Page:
How To Let Go Of The Past: 3 Steps For Regret

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In this post, you’ll learn how to let go of the past.  “Regret can be your worst enemy or your best friend; you get to decide which.” Regrets are like a hammer, they can hurt you or you can use them to build the life you really care about. In this video, you’ll learn how to channel the emotional pain of regret into action to create the life you want. 

Quick Nutshell

I get asked all the time how to deal with regrets. A lot of people, as they start to make progress on their anxiety or depression, they start to feel intense regret about the things they missed out on in the past. Or when people start to improve their relationship skills, they regret past mistakes. 

Or missed opportunities, lost connections, or late starts. 

And regret can really hurt, it’s a painful emotion. But here’s what’s important- You can learn how to transform regrets into energy. Let’s walk through how:

Regrets Are In The Present

OK, first, people get really held up on regret because the thing they regret is in the past, they can’t go back and ask the girl out or do the degree or fix the relationship, so they feel helpless to do anything about how they feel, because we can’t change the past. But here’s the thing- Those feelings aren’t in the past, those feelings are here and now. 

That feeling of regret is like a hammer- when you point it inward, it really hurts. When you ruminate on your mistakes over and over, you can really hurt yourself and feel depressed or hopeless or like “Why Try” but the truth is, just like a hammer, those feelings aren’t bad. Emotions serve a function- like thirst- thirst reminds us to drink, here and now. Regrets are normal and they mean that you care about living a good life. That painful feeling is like the rumble strip on the side of the road that buzzes when you’re drifting, the feeling of regret is a warning to straighten out your course. 

Regret is right here in the present. That feeling, that activation is right here, right now. Channel all that energy, that e-motion into taking action now. One of my favorite sayings is “The best time to plant a tree was 40 years ago, the next best time is now.”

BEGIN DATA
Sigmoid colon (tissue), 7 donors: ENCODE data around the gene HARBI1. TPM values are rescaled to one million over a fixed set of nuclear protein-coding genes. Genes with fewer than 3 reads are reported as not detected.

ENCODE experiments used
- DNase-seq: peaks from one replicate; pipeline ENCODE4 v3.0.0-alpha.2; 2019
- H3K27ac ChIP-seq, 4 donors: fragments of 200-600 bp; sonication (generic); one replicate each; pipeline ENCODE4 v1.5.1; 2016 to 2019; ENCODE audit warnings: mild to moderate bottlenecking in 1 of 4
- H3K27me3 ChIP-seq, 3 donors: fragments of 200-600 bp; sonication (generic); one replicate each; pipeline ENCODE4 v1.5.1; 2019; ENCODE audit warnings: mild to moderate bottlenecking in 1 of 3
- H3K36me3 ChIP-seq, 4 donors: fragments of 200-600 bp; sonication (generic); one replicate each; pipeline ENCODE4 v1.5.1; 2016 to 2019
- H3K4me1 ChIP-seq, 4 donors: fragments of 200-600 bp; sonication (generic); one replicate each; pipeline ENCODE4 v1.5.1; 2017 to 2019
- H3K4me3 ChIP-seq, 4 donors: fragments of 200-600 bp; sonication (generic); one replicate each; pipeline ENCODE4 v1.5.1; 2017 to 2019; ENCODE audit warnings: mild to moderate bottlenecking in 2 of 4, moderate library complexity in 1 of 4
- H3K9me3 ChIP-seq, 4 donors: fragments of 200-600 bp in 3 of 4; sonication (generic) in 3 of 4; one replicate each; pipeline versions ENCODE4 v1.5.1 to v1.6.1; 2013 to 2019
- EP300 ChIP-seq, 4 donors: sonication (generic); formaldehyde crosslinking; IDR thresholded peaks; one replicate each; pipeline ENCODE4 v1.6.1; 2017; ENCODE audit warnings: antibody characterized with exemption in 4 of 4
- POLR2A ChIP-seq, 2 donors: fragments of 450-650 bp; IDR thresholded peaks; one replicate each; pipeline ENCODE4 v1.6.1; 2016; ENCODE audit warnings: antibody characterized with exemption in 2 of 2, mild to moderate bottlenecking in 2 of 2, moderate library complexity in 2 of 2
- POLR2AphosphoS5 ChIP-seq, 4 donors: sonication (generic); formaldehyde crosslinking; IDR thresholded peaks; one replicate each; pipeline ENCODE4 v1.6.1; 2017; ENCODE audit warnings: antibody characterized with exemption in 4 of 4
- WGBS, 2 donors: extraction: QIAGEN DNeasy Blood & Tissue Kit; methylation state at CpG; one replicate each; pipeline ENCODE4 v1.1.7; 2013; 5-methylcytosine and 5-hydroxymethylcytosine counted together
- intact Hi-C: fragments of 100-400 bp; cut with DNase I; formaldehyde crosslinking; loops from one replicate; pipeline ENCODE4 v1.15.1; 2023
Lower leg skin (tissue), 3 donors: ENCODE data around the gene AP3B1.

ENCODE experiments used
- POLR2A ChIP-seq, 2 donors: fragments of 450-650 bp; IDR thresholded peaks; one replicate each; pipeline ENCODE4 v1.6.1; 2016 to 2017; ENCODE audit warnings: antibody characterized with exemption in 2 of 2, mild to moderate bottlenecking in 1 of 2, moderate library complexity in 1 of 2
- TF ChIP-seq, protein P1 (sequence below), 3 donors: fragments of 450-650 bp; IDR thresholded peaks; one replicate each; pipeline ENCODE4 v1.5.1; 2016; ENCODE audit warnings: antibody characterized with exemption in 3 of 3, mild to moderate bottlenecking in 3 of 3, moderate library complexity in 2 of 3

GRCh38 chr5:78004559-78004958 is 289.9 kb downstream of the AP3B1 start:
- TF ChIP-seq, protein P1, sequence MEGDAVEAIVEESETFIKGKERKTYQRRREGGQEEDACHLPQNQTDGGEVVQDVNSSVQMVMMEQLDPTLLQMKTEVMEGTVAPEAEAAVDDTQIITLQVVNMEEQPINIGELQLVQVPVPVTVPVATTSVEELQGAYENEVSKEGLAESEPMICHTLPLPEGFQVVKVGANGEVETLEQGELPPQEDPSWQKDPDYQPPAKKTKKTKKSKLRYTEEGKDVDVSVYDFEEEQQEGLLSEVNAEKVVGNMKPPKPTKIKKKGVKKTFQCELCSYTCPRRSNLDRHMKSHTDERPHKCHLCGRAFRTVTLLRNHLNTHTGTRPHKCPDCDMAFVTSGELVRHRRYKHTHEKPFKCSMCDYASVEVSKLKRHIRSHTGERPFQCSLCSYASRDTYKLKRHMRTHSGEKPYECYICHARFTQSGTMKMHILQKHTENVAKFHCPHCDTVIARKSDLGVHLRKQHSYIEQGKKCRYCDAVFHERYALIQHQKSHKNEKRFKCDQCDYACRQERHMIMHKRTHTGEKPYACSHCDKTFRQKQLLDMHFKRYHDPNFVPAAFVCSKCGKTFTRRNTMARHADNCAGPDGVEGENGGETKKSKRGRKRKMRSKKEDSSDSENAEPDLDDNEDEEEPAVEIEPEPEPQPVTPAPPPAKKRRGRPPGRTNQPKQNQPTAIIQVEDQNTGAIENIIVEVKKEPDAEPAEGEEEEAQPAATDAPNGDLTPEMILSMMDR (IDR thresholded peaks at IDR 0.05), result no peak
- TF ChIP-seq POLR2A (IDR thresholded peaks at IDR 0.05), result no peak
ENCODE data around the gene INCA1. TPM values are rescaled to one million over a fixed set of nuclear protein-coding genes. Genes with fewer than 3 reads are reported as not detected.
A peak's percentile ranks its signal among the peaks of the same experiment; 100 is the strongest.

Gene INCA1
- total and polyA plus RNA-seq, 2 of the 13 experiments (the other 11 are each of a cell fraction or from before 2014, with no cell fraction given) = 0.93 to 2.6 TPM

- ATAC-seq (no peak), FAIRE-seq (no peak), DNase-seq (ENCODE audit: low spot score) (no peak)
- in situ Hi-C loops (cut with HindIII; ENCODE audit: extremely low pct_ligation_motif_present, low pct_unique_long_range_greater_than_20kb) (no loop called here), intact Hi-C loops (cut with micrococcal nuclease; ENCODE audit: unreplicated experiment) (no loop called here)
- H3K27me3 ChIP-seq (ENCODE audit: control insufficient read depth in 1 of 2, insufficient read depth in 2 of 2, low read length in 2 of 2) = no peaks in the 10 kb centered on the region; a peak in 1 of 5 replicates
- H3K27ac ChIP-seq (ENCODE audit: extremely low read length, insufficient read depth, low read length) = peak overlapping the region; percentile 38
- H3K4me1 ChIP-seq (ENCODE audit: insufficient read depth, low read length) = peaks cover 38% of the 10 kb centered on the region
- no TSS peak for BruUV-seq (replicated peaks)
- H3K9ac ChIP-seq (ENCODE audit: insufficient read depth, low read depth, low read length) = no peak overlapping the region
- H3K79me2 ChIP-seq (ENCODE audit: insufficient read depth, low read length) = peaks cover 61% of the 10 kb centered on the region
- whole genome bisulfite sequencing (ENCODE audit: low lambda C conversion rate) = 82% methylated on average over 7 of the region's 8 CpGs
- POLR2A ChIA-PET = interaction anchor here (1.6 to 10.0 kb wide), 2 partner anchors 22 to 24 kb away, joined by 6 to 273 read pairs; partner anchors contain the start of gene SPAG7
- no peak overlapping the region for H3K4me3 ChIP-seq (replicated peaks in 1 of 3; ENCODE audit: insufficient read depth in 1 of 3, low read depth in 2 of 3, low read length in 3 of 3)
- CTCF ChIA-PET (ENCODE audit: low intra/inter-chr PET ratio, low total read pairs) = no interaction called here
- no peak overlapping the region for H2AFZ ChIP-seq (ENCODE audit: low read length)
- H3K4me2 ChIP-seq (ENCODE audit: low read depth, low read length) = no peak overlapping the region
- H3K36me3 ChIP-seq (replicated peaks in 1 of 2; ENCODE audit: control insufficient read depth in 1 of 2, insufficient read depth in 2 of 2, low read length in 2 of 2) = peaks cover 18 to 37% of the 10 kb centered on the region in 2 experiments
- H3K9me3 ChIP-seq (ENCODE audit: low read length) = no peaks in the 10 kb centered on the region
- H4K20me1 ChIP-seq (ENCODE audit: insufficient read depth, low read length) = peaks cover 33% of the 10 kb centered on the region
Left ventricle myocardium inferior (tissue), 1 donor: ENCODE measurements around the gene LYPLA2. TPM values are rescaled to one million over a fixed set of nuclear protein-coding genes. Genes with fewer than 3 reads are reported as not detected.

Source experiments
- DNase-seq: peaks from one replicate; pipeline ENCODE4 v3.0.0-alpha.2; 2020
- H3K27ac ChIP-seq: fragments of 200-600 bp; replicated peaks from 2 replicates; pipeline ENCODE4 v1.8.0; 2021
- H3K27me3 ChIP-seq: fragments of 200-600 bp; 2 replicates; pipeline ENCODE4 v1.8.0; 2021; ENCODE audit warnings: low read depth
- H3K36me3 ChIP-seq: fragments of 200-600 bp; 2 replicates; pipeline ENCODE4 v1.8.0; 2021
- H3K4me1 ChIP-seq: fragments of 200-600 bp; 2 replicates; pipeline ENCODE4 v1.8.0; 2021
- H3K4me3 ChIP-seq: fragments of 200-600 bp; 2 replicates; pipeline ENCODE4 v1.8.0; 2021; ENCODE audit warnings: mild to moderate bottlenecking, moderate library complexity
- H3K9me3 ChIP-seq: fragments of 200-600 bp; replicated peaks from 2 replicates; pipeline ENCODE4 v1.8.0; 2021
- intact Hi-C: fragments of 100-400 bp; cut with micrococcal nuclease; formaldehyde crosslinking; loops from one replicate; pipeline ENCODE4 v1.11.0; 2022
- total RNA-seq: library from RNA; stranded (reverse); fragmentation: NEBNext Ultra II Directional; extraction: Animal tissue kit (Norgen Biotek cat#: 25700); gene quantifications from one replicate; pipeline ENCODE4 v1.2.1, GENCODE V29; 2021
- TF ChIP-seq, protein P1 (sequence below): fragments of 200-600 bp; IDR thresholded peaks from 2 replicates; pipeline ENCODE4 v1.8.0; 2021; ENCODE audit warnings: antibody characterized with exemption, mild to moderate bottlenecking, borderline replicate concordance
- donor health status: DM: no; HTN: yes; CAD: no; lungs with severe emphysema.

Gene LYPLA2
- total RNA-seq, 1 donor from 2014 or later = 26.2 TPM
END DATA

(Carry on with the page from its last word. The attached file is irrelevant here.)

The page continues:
One of the biggest mistakes I see people make in therapy and in life is that their goal is to make their feelings go away, instead of learning how to use them. It’s like saying ‘Dang I hit my hand with this hammer, I’m going to throw it away” instead of learning how to hammer correctly. 

So we take that feeling of regret, we take that activated energy, and like a hammer we turn it outward, we point it in a direction and we use it to build something. (In this case it’s a shelter for my chickens) but in your case, you’re going to build the life that you really care about. 

So- How Do We Do It?

Number 1. Get super clear about what the regret is. (Usually we need to write about it to get clarity). OK, 

  1. you regret not asking that girl out. 
  2. You regret not going on the trip
  3. You regret Not leaving an abusive relationship sooner
  4. I regret all the things I avoided because of anxiety or depression
  5. I regret not going to the funeral, or to the deathbed. 
  6. I regret all the mistakes I made in a relationship I care about

Now- Step 2. Get super clear about what the value is (And to do this, you’ve got to write it down.

  1. I value living, taking risks, doing the uncomfortable thing instead of always avoiding discomfort
  2. I value adventure, connection, courage
  3. I value setting boundaries, creating healthy relationships, speaking up, knowing my own worth
  4. Taking care of my health, pushing myself to face my fears, taking action to get motivated, reaching out for support and education and treatment, 
  5. Being present in relationships even when emotions seem overwhelming, putting love higher than emotional comfort
  6. This one requires you to get more specific- did you yell a lot? Then you value emotional regulation, communication, and healthy problem solving skills. Did you just beat yourself up a lot? Then you value making repairs, letting go of perfectionism (acceptance and compassion) and striving to be vulnerable and improve a little each day with gentleness.